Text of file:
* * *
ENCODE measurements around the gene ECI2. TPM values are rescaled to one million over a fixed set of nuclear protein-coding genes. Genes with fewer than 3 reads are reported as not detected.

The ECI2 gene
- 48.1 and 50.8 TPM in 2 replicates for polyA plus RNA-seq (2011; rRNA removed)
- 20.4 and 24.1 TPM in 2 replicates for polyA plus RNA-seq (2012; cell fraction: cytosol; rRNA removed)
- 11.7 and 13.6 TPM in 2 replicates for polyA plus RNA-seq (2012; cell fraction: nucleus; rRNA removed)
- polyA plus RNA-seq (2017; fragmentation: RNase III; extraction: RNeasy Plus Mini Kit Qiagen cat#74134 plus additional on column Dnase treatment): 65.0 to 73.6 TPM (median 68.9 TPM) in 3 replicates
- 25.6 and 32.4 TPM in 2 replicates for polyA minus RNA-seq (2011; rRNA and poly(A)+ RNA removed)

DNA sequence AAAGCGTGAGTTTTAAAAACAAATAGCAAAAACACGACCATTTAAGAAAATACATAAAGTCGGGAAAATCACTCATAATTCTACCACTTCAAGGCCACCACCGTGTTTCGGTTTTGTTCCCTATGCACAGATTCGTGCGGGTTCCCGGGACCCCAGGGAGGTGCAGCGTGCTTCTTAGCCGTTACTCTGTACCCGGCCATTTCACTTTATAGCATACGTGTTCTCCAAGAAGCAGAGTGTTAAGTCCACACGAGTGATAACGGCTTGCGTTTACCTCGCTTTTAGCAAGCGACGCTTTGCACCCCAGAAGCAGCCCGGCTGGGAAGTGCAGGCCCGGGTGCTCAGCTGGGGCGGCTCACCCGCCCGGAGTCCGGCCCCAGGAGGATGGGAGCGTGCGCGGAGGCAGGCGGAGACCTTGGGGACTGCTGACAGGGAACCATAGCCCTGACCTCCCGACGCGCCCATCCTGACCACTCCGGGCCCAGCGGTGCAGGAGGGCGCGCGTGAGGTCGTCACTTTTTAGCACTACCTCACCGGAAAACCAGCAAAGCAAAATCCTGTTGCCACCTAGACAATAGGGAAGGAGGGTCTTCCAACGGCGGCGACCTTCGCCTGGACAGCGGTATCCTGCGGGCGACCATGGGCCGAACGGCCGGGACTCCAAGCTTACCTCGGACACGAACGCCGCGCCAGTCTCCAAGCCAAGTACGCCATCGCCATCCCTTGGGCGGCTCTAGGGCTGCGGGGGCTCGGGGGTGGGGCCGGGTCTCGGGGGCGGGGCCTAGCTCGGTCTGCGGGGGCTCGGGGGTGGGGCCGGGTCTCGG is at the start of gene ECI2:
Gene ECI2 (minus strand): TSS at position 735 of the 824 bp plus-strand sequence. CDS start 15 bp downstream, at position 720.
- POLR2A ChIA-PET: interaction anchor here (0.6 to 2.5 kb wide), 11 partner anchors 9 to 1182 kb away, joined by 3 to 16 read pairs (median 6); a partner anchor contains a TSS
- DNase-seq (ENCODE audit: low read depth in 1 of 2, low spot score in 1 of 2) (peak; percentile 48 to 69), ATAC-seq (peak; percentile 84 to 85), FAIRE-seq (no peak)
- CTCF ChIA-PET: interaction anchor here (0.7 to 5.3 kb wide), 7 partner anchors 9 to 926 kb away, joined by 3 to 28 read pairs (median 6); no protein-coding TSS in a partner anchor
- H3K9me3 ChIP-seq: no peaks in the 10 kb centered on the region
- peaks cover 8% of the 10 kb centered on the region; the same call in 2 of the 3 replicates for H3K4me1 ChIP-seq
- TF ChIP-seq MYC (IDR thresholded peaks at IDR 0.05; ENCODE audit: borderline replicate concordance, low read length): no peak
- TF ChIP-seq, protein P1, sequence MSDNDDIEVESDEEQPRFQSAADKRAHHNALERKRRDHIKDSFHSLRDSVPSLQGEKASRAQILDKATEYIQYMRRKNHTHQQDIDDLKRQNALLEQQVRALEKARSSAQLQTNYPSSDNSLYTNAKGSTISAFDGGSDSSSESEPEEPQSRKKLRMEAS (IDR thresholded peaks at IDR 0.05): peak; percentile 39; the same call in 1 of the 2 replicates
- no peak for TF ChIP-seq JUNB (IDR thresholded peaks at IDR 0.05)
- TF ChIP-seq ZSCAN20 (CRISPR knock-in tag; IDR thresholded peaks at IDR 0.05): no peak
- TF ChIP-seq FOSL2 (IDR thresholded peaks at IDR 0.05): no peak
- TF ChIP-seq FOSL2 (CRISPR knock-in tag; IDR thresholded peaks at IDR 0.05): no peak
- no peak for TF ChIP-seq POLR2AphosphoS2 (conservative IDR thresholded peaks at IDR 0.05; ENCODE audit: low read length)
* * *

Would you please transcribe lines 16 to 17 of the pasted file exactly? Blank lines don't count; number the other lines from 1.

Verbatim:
- TF ChIP-seq, protein P1, sequence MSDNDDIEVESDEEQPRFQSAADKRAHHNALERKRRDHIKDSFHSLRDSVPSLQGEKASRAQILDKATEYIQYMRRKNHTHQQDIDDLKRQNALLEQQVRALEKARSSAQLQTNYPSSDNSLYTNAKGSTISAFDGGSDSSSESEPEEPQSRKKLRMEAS (IDR thresholded peaks at IDR 0.05): peak; percentile 39; the same call in 1 of the 2 replicates
- no peak for TF ChIP-seq JUNB (IDR thresholded peaks at IDR 0.05)